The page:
Google I/O conference sells out in 59 minutes

Registration for the Google event – to be held in San Francisco on May 10-11 -- opened around 1PM EST and before long those trying to get into the website were being met with error messages caused by the rush to sign up

Google I/O, the annual Google confab for web, mobile and enterprise app developers, has sold out in just 59 minutes.

Registration for the Google event – to be held in San Francisco on May 10-11 -- opened around 1PM EST and before long those trying to get into the website were being met with error messages caused by the rush to sign up. Google said it expects about 5,500 people to attend the event at the Moscone Center, though does plan to stream keynote sessions to those who cannot be there in person.

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Google VP of Engineering Vic Gundotra tweeted about an hour after registration opened: "Google I/O 2011 sold out in 59 minutes! Holy Moly." Earlier, he tweeted that last year’s event took 50 days to sellout and that the 2009 edition took 90 days to reach capacity. A note on the Google I/O website also confirmed that the event is sold out.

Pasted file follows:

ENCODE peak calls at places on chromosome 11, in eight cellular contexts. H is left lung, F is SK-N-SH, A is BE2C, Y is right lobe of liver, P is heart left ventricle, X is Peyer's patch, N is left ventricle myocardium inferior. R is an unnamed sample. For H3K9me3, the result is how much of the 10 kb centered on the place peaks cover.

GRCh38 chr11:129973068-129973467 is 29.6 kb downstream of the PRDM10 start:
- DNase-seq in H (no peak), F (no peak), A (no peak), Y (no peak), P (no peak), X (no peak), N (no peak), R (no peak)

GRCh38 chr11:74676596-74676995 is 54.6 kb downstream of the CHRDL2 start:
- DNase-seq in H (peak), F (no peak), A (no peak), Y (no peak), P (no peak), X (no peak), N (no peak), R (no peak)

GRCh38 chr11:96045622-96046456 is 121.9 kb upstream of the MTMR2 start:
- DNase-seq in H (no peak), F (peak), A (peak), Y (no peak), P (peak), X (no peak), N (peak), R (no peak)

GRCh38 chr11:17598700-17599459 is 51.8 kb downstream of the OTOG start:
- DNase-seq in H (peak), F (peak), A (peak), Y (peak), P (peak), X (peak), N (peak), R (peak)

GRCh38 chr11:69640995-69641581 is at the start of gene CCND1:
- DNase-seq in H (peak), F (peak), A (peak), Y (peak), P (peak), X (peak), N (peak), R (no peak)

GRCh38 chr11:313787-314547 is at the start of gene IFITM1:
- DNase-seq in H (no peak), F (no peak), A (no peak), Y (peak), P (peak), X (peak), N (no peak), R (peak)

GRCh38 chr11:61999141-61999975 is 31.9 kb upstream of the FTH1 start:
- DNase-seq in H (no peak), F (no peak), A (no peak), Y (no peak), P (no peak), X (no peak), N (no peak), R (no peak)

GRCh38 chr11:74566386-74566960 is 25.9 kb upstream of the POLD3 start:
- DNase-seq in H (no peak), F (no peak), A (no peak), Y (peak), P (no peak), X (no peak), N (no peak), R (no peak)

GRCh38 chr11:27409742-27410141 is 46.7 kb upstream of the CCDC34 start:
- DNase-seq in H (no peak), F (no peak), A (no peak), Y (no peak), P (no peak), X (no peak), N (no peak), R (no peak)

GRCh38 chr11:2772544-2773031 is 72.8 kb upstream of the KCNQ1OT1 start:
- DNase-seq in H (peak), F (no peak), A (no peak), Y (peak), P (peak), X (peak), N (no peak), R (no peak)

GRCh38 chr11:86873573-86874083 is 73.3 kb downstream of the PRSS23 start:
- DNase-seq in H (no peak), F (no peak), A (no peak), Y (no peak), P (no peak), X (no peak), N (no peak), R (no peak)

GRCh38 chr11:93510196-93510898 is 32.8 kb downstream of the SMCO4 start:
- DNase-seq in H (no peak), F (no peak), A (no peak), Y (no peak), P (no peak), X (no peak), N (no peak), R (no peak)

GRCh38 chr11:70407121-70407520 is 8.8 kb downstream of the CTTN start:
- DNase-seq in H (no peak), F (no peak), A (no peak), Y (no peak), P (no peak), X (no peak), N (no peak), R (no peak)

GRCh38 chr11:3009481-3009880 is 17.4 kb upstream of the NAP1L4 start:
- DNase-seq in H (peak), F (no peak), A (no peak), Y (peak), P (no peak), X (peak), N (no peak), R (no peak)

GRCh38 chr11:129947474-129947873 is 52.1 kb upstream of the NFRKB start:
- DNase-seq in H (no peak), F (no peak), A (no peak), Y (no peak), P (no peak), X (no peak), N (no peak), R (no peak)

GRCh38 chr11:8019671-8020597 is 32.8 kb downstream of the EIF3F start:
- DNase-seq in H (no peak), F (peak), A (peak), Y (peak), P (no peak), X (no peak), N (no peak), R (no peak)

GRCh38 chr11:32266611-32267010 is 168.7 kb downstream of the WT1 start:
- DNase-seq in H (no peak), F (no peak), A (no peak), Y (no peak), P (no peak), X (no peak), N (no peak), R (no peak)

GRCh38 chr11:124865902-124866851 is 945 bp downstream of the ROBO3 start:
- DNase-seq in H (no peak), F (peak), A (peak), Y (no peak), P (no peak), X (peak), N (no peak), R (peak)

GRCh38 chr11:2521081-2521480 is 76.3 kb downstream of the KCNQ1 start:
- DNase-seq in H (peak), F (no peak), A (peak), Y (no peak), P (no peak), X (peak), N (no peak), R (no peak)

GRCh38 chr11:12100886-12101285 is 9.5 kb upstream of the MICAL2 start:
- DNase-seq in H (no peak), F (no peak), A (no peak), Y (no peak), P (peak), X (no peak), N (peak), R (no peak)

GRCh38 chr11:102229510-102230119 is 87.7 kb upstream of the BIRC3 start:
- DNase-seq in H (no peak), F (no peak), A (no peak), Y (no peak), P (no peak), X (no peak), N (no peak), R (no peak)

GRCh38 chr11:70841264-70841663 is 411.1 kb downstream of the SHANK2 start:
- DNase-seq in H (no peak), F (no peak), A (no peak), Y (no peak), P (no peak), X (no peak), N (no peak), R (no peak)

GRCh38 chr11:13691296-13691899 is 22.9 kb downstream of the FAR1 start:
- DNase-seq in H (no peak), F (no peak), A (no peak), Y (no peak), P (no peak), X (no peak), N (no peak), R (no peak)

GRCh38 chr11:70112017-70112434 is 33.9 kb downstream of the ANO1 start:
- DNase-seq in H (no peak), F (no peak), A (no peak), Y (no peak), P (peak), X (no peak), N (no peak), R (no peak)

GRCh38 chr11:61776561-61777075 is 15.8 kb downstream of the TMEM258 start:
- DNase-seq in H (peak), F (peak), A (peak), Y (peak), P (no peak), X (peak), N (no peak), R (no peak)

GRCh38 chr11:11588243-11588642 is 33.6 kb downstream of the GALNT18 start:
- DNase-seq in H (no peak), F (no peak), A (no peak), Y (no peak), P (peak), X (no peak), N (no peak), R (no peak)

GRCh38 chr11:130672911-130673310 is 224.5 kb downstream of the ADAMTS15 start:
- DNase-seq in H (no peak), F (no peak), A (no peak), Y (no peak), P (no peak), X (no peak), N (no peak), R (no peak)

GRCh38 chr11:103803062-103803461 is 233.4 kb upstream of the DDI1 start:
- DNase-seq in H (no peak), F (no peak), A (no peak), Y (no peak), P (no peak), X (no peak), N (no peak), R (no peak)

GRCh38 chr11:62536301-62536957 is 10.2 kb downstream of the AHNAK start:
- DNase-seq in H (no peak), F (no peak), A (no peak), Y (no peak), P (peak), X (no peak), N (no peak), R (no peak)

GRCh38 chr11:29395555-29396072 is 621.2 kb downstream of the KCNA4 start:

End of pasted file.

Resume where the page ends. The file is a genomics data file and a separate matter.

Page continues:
(One Twitter user responded: "How about a Google I/O 2 (& 3 & 4) later this year for us poor bastands [sic} stuck in meetings between 10:00 and 10:59?")

Early bird pricing was $450, or $150 for students/faculty. Google charges an extra $100 for a bootcamp program.

In recent years when popular tech conferences have sold out quickly, tickets have then surfaced on sites such as Craigslist and eBay, as was the case with Apple’s Worldwide Developers Conference (WWDC) last spring.

Sessions include everything from "Storing your data on Google’s cloud" to "Building Web apps for Google TV" to "Honeycomb highlights." Google Earth, Google Apps and App Engine are among the other topics on the agenda for the two-day event.

Last year, Google previewed Android 3.0 (a.k.a. Honeycomb), the tablet-optimized version of its mobile OS that Google just released.  Google officials also took plenty of jabs at what it deemed Apple’s less open approach to computing and app development.

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Bob Brown

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